Secret Garden Design Challenge: Midnight Blooms

Cereus flowers neckpieceLast month I wrote about the Secret Garden jewelry design challenge on the Bohemian Vibe group on Facebook.  My interpretation of the theme was an Octopus Garden statement necklace. But I had ideas for other designs.

Luckily, the challenge was extended for a month and I was able to create a second secret garden. This time, my design was inspired by some of my favorite flowers, which only bloom at night. 

The Inspiration

I don’t have any of my own photos of night blooming cereus to show you, but here is a wonderful photo on Flickr of one variety, if you want to see what they look like. Cereus are a type of cactus, originating is South America. They are cultivated, and grow wild as transplanted species, in many places.

Some species of cereus only bloom once a year, for one night. Many night blooming cacti are called “night blooming cereus” even though they are technically a different species. Who cares what the scientists call them, they’re just lovely. And are sometimes called “Queen of the Night.”

They are pollinated by bats and sphinx moths. Which are also downright awesome. Again, sorry I don’t have photos, but you can do your own internet search if you’re curious.

The Design Dilemmas

As you may have read more than once in my blog, I am terrible at sculpting. I don’t have the best fine motor skills (probably should have played video games when all my friends were doing it). I always want to create realistic sculpture. I prefer realism to abstract in my art. But I just don’t have the skill to pull it off.

So when I first looked closely at photos of these flowers I was stopped in my tracks. No way could I duplicate that kind of detail. No way. Then I remembered my goal for my jewelry this year is to focus on rustic and organic. And realized my interpretation didn’t have to be an exact duplicate. Phew.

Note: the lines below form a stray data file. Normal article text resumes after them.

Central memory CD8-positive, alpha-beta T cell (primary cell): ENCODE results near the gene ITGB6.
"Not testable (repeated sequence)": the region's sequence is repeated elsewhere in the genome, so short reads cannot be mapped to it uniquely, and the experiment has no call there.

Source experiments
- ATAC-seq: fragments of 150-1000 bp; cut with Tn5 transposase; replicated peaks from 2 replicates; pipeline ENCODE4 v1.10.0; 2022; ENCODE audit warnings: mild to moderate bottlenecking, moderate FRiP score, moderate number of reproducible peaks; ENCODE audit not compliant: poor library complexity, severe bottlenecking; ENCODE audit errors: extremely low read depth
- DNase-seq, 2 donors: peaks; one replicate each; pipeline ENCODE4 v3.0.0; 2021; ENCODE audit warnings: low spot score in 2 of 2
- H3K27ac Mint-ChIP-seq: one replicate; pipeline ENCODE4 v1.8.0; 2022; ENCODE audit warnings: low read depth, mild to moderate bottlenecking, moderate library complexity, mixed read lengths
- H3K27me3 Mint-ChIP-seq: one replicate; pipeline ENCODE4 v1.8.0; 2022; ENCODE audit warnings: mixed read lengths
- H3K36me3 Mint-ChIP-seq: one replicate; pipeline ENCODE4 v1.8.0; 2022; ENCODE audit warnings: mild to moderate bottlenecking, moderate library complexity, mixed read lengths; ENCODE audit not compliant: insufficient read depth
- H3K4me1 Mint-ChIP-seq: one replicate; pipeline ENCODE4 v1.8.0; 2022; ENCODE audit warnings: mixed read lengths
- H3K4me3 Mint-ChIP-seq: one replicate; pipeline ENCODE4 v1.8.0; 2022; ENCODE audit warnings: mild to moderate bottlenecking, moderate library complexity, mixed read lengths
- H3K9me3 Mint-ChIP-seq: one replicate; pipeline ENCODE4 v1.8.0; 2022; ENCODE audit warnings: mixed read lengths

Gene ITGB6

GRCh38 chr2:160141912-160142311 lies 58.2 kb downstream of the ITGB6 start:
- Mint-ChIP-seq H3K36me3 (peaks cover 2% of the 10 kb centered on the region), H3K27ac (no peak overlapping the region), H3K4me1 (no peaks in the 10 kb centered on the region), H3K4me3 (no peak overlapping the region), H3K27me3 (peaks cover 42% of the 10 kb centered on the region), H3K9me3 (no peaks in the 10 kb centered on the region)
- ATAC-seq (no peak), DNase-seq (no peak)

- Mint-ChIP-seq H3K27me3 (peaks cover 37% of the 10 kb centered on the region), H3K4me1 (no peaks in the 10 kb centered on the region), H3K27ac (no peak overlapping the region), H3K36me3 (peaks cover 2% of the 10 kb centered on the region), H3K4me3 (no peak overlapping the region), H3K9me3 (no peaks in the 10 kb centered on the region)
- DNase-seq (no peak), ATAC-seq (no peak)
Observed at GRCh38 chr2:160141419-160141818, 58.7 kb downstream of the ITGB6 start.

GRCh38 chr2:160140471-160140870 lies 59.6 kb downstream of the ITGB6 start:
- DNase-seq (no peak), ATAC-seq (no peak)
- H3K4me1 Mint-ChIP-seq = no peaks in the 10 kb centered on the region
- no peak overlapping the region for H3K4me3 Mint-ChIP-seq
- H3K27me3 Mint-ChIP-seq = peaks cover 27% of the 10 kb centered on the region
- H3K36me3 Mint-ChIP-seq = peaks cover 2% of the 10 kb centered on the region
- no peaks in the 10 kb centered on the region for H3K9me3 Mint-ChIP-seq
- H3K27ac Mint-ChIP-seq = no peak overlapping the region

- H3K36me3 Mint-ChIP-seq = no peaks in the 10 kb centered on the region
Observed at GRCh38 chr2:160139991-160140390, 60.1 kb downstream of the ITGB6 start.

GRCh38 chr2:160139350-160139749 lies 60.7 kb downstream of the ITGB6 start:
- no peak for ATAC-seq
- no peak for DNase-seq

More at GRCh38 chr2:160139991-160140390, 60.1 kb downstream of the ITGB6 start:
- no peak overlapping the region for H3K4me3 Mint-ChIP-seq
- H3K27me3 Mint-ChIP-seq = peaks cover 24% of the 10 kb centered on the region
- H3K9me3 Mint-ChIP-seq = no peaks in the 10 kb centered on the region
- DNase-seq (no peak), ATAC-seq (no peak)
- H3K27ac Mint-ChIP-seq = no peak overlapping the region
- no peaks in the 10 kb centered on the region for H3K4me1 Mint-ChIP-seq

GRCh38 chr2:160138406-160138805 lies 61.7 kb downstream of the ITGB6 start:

Cereus flower neckpiece stage 1

This is my neckpiece before the second baking. The flowers and buds are raw polymer clay at this stage. In hindsight, I should have done one more partial cure, with just buds, before trying to get the full blooms on there.

Because I’ve stopped myself from trying much polymer clay sculpting in the past, I made more than a few mistakes with this piece. For one thing, I tried to incorporate too many elements all at once, when the piece was all soft and floppy. Given that polymer clay can be baked an unlimited number of times to partially cure and “set” bits and pieces, I should have worked in smaller increments. Things would have looked a lot less messy if I had.

Cereus neckpiece final cure

Here is the neckpiece after the third and final cure. It still looks unbalanced but by that time I was out of patience.

The other mistake I made in creating this piece was to work without a sketch, or a plan. Setting aside the part where my drawing skills are pathetic, working without a sketch resulted in an unbalanced piece after the second partial cure. I added a few more buds here and there to try to correct that. Again, working without a sketch. And again, got an unbalanced piece.

I initially planned to sculpt a moth for the neckpiece, but quickly abandoned that idea while I struggled to make flowers. I tried to incorporate a brass bat stamping from B’sue Boutiques during the sculpting phases and just couldn’t make it work.

Cereus neckpiece antiqued with paint

This is the neckpiece after I distressed it with some acrylic paint. I deliberated for a couple of days about this step. I didn’t want to “ruin” it. It’s nearly impossible to get all the paint out of nooks and crannies once it’s in there.

I gave the piece a distressed finish with some burnt umber acrylic paint. The paint gets into all the nooks and crannies and gives them dimension and definition. It also dulled the white on the flowers. I almost skipped this step, but I figured “What the heck? It’s already lopsided anyway.”